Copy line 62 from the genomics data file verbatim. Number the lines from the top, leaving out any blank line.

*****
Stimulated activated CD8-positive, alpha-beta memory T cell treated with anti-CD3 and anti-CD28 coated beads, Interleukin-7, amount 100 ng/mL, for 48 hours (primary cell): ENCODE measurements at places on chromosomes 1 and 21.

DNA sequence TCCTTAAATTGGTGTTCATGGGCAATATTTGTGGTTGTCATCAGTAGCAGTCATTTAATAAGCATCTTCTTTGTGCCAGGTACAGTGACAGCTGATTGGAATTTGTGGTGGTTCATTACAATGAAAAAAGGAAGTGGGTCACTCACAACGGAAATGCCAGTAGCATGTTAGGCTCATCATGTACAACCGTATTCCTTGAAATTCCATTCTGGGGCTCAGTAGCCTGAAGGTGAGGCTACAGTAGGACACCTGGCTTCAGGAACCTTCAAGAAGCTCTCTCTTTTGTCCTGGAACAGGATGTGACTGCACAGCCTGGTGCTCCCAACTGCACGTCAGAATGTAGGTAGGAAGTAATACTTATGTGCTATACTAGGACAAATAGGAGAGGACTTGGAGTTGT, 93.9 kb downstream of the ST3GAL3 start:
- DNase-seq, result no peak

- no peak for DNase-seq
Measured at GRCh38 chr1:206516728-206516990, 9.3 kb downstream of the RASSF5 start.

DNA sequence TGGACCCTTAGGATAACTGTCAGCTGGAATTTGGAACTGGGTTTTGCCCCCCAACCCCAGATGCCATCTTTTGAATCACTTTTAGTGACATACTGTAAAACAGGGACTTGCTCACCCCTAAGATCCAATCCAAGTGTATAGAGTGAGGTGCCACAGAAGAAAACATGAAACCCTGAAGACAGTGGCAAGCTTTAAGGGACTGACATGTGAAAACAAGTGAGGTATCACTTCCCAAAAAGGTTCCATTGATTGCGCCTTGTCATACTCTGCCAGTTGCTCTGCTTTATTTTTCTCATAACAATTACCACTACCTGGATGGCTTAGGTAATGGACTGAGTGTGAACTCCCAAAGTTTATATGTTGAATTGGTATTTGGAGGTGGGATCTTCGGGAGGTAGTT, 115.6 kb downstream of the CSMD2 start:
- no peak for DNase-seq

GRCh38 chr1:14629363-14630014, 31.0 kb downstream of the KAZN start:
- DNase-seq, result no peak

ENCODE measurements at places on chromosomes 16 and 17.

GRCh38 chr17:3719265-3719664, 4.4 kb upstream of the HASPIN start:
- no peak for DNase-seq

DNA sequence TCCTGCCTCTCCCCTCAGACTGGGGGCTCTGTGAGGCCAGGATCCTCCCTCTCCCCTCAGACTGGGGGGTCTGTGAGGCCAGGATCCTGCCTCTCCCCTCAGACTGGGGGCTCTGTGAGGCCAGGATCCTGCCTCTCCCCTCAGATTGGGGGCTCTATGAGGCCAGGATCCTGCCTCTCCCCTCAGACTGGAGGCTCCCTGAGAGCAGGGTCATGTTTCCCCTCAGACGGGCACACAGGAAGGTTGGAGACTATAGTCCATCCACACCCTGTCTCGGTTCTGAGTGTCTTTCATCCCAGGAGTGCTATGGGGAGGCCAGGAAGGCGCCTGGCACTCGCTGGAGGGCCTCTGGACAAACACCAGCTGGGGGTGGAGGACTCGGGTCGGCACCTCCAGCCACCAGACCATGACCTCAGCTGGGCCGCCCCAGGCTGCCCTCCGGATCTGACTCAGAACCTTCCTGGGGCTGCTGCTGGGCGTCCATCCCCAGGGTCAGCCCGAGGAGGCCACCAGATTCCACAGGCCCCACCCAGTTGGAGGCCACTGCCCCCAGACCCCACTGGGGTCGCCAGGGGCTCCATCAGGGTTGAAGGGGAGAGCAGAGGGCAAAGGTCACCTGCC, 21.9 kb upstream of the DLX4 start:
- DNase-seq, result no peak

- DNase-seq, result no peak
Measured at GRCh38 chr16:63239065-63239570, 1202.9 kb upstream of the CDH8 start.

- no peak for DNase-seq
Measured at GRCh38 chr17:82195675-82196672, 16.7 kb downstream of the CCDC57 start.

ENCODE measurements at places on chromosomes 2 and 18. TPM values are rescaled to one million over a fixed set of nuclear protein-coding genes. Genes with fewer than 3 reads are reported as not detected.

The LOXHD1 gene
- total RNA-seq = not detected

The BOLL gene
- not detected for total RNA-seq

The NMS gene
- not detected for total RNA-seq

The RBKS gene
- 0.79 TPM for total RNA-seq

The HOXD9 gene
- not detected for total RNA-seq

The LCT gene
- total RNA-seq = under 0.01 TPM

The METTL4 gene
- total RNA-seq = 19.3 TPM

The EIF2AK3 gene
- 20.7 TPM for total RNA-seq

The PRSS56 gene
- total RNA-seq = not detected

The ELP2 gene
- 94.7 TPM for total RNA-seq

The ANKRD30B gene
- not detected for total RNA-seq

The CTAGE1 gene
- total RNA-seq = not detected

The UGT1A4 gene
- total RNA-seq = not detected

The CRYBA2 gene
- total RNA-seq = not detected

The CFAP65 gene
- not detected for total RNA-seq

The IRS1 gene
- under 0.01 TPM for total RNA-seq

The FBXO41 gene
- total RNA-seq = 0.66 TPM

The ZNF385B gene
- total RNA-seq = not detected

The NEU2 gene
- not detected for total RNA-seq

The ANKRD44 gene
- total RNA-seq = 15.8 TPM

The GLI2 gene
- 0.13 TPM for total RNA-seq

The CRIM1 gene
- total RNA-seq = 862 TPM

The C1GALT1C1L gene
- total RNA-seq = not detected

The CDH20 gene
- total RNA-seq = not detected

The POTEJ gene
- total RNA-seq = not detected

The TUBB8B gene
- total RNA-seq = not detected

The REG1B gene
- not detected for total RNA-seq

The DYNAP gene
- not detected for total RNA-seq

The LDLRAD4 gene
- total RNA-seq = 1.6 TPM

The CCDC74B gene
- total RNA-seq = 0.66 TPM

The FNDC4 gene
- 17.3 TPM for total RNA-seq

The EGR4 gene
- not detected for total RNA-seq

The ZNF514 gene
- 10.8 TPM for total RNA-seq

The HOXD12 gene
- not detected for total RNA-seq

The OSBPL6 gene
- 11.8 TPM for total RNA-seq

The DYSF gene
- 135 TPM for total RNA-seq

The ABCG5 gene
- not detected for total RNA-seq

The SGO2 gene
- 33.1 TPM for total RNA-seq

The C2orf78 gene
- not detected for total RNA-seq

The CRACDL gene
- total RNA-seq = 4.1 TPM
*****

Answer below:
The CRIM1 gene